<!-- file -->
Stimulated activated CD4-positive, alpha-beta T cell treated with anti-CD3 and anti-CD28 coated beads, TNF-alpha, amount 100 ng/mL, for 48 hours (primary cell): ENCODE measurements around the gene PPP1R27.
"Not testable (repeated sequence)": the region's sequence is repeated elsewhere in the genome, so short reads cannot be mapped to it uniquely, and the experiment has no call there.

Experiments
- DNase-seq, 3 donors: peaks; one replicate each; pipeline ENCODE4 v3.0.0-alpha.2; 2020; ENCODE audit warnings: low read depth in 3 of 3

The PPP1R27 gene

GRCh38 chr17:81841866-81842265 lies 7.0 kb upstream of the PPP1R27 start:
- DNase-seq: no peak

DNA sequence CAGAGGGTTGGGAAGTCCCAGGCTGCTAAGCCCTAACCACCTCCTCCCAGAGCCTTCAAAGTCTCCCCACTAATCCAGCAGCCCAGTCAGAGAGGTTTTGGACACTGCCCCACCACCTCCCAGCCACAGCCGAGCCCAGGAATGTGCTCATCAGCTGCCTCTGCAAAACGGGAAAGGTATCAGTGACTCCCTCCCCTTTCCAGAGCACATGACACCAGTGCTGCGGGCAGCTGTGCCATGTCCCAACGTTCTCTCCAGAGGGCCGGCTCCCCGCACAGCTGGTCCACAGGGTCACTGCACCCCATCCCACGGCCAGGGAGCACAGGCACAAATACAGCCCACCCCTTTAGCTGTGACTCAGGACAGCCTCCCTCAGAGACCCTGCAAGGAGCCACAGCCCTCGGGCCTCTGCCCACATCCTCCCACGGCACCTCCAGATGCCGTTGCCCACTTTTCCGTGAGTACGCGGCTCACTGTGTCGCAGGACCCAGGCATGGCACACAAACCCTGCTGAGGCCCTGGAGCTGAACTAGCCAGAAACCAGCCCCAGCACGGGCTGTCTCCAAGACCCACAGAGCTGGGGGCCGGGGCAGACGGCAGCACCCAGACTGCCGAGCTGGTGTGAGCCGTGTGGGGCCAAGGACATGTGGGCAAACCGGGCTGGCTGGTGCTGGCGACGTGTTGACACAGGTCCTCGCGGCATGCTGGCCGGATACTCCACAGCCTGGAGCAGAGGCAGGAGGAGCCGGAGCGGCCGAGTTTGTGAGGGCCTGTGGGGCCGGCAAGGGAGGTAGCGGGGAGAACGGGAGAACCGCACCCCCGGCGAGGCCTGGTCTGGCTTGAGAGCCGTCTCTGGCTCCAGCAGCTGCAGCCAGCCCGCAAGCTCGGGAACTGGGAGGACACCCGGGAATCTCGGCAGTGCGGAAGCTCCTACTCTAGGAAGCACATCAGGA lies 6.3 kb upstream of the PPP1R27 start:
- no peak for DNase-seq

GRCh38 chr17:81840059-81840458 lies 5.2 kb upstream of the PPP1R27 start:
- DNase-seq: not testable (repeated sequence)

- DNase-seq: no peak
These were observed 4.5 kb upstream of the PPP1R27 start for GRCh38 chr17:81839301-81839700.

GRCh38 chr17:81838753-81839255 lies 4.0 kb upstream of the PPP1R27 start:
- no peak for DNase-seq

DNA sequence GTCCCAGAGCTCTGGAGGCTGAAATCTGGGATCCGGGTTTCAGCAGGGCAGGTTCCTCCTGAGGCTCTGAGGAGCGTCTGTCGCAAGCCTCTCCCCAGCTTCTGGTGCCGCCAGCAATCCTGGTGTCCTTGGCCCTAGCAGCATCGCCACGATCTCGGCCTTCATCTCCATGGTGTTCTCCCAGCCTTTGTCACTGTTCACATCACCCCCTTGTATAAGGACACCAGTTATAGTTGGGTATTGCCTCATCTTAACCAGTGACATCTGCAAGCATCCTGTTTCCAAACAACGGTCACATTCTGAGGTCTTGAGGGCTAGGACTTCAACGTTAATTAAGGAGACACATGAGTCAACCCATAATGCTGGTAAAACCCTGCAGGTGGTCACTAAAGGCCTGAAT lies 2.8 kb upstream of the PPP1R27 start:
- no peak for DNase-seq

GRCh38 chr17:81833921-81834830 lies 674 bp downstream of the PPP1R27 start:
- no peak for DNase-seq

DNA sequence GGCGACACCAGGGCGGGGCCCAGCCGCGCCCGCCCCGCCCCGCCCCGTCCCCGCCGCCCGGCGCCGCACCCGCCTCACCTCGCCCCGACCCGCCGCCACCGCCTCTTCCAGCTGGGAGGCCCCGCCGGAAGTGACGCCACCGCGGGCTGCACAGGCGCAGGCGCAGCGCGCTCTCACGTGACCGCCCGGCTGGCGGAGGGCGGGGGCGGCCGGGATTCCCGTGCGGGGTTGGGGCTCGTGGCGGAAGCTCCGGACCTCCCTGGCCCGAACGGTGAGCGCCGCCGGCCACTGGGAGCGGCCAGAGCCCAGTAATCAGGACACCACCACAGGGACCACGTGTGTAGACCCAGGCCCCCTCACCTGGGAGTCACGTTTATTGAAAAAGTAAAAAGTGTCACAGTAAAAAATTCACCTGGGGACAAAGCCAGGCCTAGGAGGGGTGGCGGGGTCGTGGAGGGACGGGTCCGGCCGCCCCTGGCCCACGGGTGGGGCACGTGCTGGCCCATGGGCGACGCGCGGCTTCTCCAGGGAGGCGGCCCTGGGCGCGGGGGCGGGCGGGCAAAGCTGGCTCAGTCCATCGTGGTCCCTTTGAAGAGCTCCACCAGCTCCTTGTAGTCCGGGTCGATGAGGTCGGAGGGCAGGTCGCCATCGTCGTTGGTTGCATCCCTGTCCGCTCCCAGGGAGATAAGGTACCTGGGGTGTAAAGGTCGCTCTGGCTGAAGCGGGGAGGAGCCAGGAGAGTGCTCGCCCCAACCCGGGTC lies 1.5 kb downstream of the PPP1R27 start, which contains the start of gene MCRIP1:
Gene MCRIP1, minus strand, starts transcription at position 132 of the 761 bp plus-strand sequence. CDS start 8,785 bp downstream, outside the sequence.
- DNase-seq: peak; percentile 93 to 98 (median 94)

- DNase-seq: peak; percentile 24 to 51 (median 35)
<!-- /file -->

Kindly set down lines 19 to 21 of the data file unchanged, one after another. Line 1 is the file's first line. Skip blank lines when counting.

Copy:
- no peak for DNase-seq

DNA sequence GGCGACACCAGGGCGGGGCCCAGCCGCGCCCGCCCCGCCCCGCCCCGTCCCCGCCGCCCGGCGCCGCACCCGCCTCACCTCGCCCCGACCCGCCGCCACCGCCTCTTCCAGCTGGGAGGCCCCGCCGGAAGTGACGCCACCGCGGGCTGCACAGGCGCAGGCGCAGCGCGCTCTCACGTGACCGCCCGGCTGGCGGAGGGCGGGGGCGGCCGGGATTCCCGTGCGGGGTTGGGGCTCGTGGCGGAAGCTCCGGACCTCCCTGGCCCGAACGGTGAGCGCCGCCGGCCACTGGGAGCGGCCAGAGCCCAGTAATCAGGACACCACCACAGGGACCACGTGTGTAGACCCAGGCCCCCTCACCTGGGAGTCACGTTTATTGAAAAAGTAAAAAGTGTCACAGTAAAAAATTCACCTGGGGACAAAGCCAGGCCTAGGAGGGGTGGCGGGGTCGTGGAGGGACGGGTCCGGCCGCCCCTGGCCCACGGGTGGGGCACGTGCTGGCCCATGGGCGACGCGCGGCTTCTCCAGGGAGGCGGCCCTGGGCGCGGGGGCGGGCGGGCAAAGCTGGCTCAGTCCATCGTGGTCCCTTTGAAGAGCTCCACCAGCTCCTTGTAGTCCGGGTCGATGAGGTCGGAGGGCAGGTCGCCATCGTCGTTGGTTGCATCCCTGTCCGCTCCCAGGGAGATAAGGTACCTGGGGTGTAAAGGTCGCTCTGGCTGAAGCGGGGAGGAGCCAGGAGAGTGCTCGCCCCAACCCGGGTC lies 1.5 kb downstream of the PPP1R27 start, which contains the start of gene MCRIP1:
Gene MCRIP1, minus strand, starts transcription at position 132 of the 761 bp plus-strand sequence. CDS start 8,785 bp downstream, outside the sequence.